The following sections look at some of the things you need to think about when choosing names .

Casing of Names

In many cases you should use Pascal casing for names. Pascal casing means that the first letter of each word in a name is capitalized: ErnployeeSalary, ConfirmationDialog, PlainTextEncoding. You will notice that essentially all of the names of namespaces, classes, and members in the base classes follow Pascal casing. In particular, the convention of joining words using the underscore character is discouraged. So, you should try not to use names like employee_salary. It has also been common another languages to use all capitals for names of constants. This is not advised in C# because such names are harder to read-the convention is to use Pascal casing throughout:

const int MaximumLength;

The only other casing scheme that you are advised to use is camel casing. Camel casing is similar to Pascal casing, except that the first letter of the first word in the name is not capitalized: employeeSalary, confirmationDialog, plainTextEncoding. Following are three situations in which you are advised to use camel casing:

  1.  For names of all private member fields in types:

                  public int subscriberld;

Note, however, that often it is conventional to prefix names of member fields with an underscore:

                   public int _subscriberld;

    2. For names of all parameters passed to methods:

           public void RecordSale{string salesmanName, int quantity);

     3. To distinguish items that would otherwise have the same                        name. A common example is when a
property wraps around a field:

If you are doing this, you should always use camel casing for the private member and Pascal casing for the public or protected member, so that other classes that use your code see only names in Pascal case (except for parameter names).

     You should also be wary about case sensitivity. C# is case sensitive, so it is syntactically correct for names in C;#to differ only by the case, as in the previous examples. However, you should bear in mind that your assemblies might at some point be called from Visual Basic .NET application dens – and Visual Basic .NET is not case sensitive. Hence, if you do use names that differ only by case, it is important t:>do so only in situations in which both names will never be seen outside your assembly. (The previous example qualifies as okay because camel case is used with the name that is attached to a private variable.) Otherwise, you may prevent other code written in Visual Basic .NET from being able to use your assembly correctly.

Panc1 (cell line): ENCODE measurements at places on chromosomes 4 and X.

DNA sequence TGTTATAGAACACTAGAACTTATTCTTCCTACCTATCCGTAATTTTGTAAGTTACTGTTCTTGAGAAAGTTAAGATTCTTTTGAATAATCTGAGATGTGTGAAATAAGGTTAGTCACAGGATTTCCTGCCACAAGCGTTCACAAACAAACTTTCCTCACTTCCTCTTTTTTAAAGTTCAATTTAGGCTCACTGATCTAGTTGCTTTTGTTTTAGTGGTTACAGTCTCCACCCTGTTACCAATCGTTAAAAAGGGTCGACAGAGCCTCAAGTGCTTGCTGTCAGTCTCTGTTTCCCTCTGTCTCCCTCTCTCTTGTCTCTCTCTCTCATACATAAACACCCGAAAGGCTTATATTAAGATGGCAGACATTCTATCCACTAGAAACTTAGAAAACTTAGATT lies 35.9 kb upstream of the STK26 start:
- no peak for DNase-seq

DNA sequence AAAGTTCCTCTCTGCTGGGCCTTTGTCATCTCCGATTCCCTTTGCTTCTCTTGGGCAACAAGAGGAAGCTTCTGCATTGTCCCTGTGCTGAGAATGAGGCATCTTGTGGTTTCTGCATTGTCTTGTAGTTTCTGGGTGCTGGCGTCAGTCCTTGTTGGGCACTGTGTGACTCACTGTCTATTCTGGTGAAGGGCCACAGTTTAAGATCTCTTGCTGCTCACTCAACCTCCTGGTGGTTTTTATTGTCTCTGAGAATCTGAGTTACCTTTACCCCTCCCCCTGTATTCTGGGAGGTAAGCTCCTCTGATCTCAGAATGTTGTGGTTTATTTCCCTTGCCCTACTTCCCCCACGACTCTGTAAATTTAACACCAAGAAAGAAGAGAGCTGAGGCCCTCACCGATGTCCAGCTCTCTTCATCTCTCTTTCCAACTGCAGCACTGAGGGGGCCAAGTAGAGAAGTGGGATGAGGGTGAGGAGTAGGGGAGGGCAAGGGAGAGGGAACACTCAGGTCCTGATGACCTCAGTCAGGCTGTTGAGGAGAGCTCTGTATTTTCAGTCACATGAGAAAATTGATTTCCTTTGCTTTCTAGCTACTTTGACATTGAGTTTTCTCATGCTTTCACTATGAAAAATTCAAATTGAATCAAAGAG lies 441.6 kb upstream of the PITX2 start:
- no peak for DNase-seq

Name Styles

You should be consistent about your style of names. For example, if one of the methods in a class is called ShowConfirmationDialog (),then you should not give another method a name like ShowDialogWarning () or warningDialogShow ().The other method should be called ShowWarningDialog().

Namespace Names

Namespace names are particularly important to design carefully to avoid risk of ending up with the same name for one of your namespaces as someone else uses. Remember, namespace names are the only way that .NET distinguishes names of objects in shared assemblies. So, if you use the same namespace name for your software package as another package, and both packages get installed on the same computer, there are going to be problems. Because of this, it’s almost always a good idea to create a top-level namespace with the name of your company and then nest successive namespaces that narrow down the technology, group, or department you are working in or the name of the package your classes are intended for. Microsoft recommends namespace names that begin with <CompanyName> . <TechnologyName> as in these two examples:

WeaponsOfDestructionCorp. RayGunControll.ers
WeaponsOfDestruetionCorp.Viruses

Names and Keywords

It is important that the names do not clash with any keywords. In fact, if you attempt to name an item in your code with a word that happens to be a C# keyword, you’ll almost certainly get a syntax error because the compiler wiIl assume that the name refers to a statement. However, because of the possibility that your classes will be accessed by code written in their languages, it is also important that you don’t use names that are keywords in other .NET languages. Generally speaking, C++ keywords are similar to C# keywords, so confusion with C++ is unlikely, and those commonly encountered keywords that are unique to Visual C++ tend to start with two underscore characters. Like C#, C++ keywords are spelled in lowercase, so if you hold to the convention of naming your public classes and members with Pascal-style names, they will always have at least one uppercase letter in their names, and there wiIl be